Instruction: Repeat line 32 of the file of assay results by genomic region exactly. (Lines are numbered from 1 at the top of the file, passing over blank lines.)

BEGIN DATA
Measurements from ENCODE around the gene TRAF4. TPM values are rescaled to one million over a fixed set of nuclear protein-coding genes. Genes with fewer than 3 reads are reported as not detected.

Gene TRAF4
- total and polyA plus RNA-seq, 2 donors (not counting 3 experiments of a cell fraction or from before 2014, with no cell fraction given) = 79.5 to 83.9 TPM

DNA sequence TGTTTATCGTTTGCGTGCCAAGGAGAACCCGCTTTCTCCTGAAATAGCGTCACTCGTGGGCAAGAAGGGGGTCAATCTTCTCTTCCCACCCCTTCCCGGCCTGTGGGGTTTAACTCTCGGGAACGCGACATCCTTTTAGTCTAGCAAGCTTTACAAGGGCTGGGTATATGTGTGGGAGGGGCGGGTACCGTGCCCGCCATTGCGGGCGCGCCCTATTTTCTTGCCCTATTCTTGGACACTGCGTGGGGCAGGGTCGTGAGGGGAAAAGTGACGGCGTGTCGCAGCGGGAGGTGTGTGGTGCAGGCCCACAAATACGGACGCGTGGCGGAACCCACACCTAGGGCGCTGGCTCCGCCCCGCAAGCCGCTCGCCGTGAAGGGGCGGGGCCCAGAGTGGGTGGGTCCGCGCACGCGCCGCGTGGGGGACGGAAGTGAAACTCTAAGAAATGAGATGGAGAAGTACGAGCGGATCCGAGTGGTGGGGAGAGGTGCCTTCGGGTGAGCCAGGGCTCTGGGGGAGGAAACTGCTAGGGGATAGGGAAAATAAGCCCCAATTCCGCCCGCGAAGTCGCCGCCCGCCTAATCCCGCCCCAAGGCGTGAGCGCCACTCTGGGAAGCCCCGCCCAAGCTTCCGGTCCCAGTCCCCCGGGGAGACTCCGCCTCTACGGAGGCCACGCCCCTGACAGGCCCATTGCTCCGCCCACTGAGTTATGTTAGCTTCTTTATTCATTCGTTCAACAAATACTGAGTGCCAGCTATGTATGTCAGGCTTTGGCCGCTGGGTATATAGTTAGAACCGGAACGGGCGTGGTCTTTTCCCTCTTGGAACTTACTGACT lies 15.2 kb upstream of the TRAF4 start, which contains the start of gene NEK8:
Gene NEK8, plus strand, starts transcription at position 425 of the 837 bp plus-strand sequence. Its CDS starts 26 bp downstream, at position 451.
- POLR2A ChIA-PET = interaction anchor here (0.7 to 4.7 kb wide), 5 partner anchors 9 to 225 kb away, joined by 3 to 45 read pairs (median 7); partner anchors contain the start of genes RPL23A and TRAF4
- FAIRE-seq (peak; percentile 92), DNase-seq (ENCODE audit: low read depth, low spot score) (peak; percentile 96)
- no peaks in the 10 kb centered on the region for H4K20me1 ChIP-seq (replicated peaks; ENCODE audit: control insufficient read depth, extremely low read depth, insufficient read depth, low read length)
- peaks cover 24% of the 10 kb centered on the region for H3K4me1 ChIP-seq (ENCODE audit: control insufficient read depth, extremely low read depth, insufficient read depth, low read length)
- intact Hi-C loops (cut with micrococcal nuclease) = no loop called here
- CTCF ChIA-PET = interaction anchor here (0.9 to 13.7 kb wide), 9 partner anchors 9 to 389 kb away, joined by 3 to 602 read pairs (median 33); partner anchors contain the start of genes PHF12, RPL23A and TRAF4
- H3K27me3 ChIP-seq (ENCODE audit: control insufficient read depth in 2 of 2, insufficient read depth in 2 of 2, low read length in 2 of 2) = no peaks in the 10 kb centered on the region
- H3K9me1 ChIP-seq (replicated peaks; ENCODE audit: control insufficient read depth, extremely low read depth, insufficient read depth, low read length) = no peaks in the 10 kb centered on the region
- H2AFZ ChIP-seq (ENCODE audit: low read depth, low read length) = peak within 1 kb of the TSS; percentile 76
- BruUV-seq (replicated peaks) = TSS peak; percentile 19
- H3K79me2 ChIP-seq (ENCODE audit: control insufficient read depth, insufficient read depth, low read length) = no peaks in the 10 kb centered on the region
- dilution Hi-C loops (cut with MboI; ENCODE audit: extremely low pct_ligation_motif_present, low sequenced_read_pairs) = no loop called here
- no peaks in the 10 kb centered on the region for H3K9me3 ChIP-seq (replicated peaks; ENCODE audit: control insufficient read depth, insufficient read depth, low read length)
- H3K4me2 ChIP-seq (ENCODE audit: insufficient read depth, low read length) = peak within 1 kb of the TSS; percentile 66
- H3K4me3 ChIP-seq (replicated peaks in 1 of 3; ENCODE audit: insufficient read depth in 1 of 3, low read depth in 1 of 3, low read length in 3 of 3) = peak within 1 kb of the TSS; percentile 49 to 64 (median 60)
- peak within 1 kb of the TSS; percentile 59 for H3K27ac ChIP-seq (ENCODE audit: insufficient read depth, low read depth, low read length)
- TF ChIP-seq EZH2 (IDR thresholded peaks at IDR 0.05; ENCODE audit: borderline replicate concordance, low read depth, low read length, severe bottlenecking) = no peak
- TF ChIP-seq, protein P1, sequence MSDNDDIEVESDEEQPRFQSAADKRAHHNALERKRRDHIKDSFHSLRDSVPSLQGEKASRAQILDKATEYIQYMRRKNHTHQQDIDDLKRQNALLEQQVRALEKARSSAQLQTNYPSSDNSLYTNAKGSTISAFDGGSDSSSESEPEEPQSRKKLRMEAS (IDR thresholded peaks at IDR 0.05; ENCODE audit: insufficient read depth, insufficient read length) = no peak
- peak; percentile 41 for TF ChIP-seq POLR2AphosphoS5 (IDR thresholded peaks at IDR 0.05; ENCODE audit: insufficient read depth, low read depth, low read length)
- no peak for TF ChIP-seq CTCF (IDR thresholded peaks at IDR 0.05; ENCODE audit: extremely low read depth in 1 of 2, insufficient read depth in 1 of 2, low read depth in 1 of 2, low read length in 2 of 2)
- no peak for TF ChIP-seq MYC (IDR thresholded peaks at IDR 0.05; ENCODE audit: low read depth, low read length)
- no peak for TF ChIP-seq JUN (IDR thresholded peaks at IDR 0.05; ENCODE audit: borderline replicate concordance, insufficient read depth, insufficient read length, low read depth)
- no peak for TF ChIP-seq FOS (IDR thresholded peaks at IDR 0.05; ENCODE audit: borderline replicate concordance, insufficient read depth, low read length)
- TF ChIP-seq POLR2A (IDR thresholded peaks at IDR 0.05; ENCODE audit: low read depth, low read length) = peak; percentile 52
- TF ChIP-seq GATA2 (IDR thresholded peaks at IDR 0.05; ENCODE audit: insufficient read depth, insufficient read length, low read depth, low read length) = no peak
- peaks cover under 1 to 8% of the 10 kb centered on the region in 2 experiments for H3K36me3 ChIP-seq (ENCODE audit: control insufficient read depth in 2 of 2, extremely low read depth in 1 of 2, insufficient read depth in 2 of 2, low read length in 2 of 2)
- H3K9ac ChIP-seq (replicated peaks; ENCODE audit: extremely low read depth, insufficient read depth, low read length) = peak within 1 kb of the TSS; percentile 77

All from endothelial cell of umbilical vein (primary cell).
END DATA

- H3K9ac ChIP-seq (replicated peaks; ENCODE audit: extremely low read depth, insufficient read depth, low read length) = peak within 1 kb of the TSS; percentile 77